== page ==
Designed To Boost F-35’s, F/A-18’s Capabilities, Boeing Delivers First MQ-25 Stingray To US Navy For Testing

With the handing over of the first MQ-25 Stingray for evaluation, the US Navy is one step closer to conquering the refueling obstacles of its tactical fighters like the F/A-18 Super Hornet and F-35 in the Pacific theater.

Boeing has announced that it has handed over the first MQ-25 Stingray to the US Navy for evaluation, as revealed by the company on February 21. This unmanned aircraft, hailed as the world’s foremost carrier-based operational vehicle, boasts capabilities in aerial refueling alongside intelligence, surveillance, and reconnaissance (ISR).

The US Navy plans to deploy a fleet of MQ-25 drones, augmenting the existing Boeing F/A-18 Super Hornet, Boeing EA-18G Growler, and Lockheed Martin F-35C fighters to bolster the Carrier Air Wing (CVW) and Carrier Strike Group (CSG).

Boeing’s announcement on X, formerly known as Twitter, emphasized that the delivered airframe will undergo a “rigorous airframe integrity evaluation” now. “Once operational, [MQ-25] will extend the range and capability of the [U.S. Navy’s] air wing,” Boeing added.

The journey to the handing over the MQ-25 Stingray began in 2018 when Boeing secured a $805 million contract to construct the initial four MQ-25 Stingrays, triumphing over competitors such as General Atomics and Lockheed Martin.

Subsequently, in 2020, the Navy exercised an $84.7 million contract to procure three additional drones, with plans to build a fleet comprising 76 units for $1.3 billion.

In a significant development in 2021, the MQ-25 T1 test asset successfully underwent integration into the carrier environment during a demonstration aboard the USS George H.W. Bush (CVN-77).

That crucial test validated the functionality, capability, and handling qualities of the unmanned aircraft’s deck handling system, paving the way for further advancements.

In September 2023, Boeing provided the visuals of its first pre-production MQ-25 Stingray tanker drone. At that juncture, the company disclosed that the MQ-25 showcased in the released footage was the first of nine examples scheduled for static testing.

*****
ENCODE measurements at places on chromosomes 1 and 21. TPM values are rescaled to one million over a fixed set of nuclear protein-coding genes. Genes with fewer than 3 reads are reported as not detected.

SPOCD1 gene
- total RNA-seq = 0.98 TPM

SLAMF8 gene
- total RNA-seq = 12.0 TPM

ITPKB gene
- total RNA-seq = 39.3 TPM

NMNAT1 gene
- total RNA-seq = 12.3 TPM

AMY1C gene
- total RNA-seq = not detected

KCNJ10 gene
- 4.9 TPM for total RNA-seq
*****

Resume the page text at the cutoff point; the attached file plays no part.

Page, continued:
Following the completion of static testing, the drones are slated to advance to fatigue testing, according to the company. This phase entails subjecting the airframes to additional stress tests to elucidate the formation of microscopic cracks in the fuselage and identify when these cracks reach a critical size.

These tests serve as crucial benchmarks to ensure airworthiness- before embarking on full flight tests with pre-production models- and assess the long-term durability of the aircraft.

The anticipated initial operational capability (IOC) for the MQ-25 was previously set for 2025. However, in April 2023, it was pushed back to 2026 due to construction delays.

MQ-25 Stingray Might Transform Dynamics In The Pacific Theatre

Once they are in service, the drones will play a crucial role in providing refueling support for the Navy carrier’s air wings.


The MQ-25, equipped with an impressive 15,000 lb of fuel ready for offloading within a 500nm range, emerges as a transformative asset capable of substantially extending the operational reach of tactical fighters like the Super Hornet and F-35C.

This remarkable capability has not escaped the notice of Chinese professional military circles, where it is perceived as a potential game-changer in the context of Pacific theater operations.

The significance of the MQ-25’s capabilities lies in its capacity to address the inherent challenges posed by vast distances in the Pacific region. With its ability to effectively double the range of tactical fighters, it presents a strategic advantage that could reshape the dynamics of aerial operations in the area.

This dedicated tanker capability will enable tanker-tasked F/A-18E/F jets to focus on their primary missions, thus expanding the combat capabilities of strike fighter squadrons and freeing up Super Hornet fleets.

MQ-25 T1 refueling an F-35C. Boeing

Additionally, the MQ-25s are expected to be integral in conducting intelligence, surveillance, and reconnaissance (ISR) missions for the Navy.

There is a concerted effort within the US Navy to increase the presence of unmanned aircraft on carriers, with air wings projected to have a predominantly unmanned composition in the coming decade.

The collaboration with and control of carrier-based drones will also be essential for the Navy’s future next-generation F/A-XX carrier fighter program. The MQ-25, thus, represents an important step towards establishing regular carrier drone operations.

Much of the operational, command, and control procedures developed through the MQ-25 program will be transferred to higher-performance carrier-based drone aircraft programs.

According to the service, “MQ-25 is comprised of two major segments: The MQ-25 Air System (air vehicle), and the Unmanned Carrier Aviation Mission Control System (UMCS), the system required for carrier integration and command and control of the MQ-25 air vehicle and payload.”

The US Navy plans state that all Nimitz-class and Gerald R. Ford-class carriers will eventually be equipped to operate MQ-25s.